Red Thread Diptychs by Wendy Ann Greenhalgh
"How is it that perfectly accomplished saints and bodhisattvas are still attached to the red thread?" (from Songyuan Chongyue's - Three Turning Words, Miscellaneous Koans)
In the Zen tradition the red thread stands for this human life, tied to the body and all that represents - birth, blood, the umbilical cord, love, sex, passion, eros, creativity, the spiral of DNA, inheritance, family, death and impermanence.
It stands for the spiritual paradox of human life too - how, it asks us, can we wake up, see clearly the nature of reality, and dwell in our essential nature - pure awareness, whilst still in this very human body, in the midst of this very human life?
I'm exploring this koan through a series of red thread drawings. In the Red Thread Diptychs I create visual and linguistic koans on pages of a 90 year old book - itself a diary of a year in a human life at the beginning of the twentieth century.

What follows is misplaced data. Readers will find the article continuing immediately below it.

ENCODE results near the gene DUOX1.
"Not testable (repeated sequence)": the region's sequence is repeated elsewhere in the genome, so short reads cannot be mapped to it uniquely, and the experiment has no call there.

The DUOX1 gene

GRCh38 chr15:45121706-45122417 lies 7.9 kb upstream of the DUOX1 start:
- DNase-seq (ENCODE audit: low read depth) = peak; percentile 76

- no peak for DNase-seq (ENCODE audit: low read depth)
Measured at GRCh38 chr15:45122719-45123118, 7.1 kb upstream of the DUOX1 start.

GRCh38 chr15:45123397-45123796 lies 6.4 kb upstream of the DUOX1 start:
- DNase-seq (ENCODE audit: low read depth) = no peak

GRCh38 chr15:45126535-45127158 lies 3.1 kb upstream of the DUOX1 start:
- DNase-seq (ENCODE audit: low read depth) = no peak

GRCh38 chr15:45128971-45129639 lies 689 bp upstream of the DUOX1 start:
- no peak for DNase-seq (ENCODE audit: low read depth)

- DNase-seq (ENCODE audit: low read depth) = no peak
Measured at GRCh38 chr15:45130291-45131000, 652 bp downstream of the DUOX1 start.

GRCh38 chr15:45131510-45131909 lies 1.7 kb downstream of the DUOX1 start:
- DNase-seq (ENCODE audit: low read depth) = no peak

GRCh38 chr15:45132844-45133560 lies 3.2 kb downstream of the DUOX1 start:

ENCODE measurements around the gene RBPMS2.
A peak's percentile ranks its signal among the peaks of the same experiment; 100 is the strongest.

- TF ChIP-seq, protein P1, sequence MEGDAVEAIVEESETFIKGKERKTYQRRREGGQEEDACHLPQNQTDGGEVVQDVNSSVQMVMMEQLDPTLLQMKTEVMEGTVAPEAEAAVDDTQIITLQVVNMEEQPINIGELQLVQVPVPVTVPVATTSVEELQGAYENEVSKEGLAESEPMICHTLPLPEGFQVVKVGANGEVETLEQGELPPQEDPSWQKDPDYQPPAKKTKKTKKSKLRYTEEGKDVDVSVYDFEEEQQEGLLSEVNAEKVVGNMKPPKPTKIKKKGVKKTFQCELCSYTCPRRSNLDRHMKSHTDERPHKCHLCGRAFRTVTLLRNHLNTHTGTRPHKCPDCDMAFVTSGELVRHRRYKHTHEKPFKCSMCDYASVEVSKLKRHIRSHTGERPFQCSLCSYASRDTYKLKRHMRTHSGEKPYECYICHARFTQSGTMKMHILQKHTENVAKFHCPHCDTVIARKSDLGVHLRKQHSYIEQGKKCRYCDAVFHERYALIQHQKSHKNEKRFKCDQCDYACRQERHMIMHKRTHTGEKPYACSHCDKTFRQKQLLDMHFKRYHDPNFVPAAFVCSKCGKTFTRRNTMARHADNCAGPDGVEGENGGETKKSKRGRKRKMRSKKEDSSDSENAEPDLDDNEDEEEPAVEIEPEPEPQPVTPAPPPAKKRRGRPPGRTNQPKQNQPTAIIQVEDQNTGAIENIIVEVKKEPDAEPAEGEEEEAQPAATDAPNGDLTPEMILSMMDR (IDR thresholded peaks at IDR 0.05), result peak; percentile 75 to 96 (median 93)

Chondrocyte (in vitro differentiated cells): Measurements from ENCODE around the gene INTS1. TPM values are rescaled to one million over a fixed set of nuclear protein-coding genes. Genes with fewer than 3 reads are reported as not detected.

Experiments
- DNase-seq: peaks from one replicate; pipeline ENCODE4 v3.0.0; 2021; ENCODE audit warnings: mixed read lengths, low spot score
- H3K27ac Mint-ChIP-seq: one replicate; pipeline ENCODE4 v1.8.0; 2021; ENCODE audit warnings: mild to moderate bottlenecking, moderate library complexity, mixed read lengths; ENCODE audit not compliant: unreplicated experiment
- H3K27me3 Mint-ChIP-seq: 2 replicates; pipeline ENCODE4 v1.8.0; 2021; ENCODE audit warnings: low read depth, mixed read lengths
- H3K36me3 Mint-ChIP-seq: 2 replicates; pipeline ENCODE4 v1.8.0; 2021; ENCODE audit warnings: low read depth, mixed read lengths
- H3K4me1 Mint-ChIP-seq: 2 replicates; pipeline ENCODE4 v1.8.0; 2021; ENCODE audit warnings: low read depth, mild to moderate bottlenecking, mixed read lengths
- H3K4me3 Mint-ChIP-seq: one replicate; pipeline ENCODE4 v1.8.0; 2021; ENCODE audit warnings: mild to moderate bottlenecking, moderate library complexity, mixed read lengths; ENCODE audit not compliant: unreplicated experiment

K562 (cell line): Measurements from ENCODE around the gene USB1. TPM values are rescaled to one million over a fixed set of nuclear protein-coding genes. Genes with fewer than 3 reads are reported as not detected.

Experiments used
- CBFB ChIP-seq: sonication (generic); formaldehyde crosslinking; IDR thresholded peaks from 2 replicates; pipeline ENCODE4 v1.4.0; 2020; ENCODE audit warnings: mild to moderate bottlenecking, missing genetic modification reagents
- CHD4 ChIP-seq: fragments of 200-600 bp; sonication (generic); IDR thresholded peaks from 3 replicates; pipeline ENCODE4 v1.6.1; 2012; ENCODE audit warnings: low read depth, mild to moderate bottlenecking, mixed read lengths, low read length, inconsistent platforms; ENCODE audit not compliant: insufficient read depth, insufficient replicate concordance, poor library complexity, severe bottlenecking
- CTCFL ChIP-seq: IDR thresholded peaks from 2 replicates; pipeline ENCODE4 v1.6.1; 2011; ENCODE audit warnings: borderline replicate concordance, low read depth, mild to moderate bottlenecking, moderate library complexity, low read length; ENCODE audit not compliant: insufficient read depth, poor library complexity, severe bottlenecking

The old paper connects both myself as artist and you as viewer by a tactile thread to the tree the paper came from that lived more than a hundred years ago, the person who planted it and the one who cut it down, and those who handled or read the book before it came into my hands. Its pages remind us concretely of the constancy of impermanence and change, a truth that's explored further through the drawings on its pages.
I chose the diptych deliberately, drawing on it as a form used in Western religious painting and combining it with the Eastern spiritual tradition of Zen. In the red thread diptychs, each page is gilded along the edge where it was torn from the book - also echoing the Zen art of Kintsugi, where broken ceramics are mended in gold, celebrating the flaw as a reminder of the impermanent nature of all things.
Each diptych is titled with an extract from a Zen koan and with two words snared in the tangle of red threads. The form, words and drawing combine to provide a meditative or reflective focus, a further visual koan to be contemplated.